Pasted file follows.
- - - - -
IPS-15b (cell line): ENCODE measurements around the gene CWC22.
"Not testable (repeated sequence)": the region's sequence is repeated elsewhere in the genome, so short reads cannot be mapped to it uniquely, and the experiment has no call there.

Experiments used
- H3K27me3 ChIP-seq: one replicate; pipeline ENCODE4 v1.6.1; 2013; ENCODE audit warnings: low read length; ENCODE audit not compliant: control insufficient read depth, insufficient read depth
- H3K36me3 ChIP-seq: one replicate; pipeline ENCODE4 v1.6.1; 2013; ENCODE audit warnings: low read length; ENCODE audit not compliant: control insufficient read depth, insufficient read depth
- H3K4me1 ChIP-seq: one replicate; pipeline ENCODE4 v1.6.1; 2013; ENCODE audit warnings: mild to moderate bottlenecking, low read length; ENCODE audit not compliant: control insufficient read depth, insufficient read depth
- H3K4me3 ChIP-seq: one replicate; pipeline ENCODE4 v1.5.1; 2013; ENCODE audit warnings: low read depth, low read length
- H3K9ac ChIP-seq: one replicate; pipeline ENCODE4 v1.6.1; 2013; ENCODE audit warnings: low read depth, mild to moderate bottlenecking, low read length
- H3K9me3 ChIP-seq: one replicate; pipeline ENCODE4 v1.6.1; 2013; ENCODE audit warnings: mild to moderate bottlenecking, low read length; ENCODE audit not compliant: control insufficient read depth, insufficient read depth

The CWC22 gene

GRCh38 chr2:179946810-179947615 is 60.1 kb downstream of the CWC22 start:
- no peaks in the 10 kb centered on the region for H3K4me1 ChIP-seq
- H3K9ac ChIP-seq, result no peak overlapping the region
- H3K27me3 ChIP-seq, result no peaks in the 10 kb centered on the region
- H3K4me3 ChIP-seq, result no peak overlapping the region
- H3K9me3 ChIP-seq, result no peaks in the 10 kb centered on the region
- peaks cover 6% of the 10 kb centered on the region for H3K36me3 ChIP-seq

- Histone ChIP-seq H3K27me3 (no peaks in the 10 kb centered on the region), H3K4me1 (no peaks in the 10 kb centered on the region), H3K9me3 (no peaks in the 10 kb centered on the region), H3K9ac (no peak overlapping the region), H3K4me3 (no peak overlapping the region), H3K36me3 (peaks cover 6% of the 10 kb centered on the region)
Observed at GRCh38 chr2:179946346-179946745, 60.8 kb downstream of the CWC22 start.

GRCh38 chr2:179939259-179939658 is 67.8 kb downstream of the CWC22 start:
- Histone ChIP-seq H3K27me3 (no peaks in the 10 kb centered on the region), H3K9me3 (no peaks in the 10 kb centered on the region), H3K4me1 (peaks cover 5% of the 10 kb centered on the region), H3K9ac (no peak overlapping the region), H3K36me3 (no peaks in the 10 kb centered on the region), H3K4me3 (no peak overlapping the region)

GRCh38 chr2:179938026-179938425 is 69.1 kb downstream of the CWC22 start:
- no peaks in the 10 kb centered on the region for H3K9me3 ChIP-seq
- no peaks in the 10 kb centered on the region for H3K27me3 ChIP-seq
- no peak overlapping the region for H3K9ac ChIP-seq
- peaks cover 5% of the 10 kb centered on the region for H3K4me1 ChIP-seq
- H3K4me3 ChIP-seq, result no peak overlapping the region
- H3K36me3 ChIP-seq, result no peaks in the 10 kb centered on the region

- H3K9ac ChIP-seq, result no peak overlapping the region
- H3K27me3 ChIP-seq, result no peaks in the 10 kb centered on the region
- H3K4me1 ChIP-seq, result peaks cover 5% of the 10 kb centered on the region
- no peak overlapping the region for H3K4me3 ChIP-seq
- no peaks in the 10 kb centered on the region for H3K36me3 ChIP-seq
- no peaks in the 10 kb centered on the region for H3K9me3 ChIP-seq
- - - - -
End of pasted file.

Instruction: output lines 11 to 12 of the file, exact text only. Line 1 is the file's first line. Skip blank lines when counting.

GRCh38 chr2:179946810-179947615 is 60.1 kb downstream of the CWC22 start:
- no peaks in the 10 kb centered on the region for H3K4me1 ChIP-seq